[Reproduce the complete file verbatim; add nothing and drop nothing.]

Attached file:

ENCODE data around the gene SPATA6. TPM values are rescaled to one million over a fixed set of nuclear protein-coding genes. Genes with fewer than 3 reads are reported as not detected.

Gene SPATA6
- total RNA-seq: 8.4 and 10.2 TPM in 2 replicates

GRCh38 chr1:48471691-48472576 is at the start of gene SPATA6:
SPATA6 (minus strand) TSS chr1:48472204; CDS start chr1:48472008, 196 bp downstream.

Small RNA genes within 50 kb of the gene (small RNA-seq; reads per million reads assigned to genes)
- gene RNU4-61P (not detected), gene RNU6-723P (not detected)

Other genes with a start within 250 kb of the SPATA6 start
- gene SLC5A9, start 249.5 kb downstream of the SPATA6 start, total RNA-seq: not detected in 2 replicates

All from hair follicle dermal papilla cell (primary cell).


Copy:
ENCODE data around the gene SPATA6. TPM values are rescaled to one million over a fixed set of nuclear protein-coding genes. Genes with fewer than 3 reads are reported as not detected.

Gene SPATA6
- total RNA-seq: 8.4 and 10.2 TPM in 2 replicates

GRCh38 chr1:48471691-48472576 is at the start of gene SPATA6:
SPATA6 (minus strand) TSS chr1:48472204; CDS start chr1:48472008, 196 bp downstream.

Small RNA genes within 50 kb of the gene (small RNA-seq; reads per million reads assigned to genes)
- gene RNU4-61P (not detected), gene RNU6-723P (not detected)

Other genes with a start within 250 kb of the SPATA6 start
- gene SLC5A9, start 249.5 kb downstream of the SPATA6 start, total RNA-seq: not detected in 2 replicates

All from hair follicle dermal papilla cell (primary cell).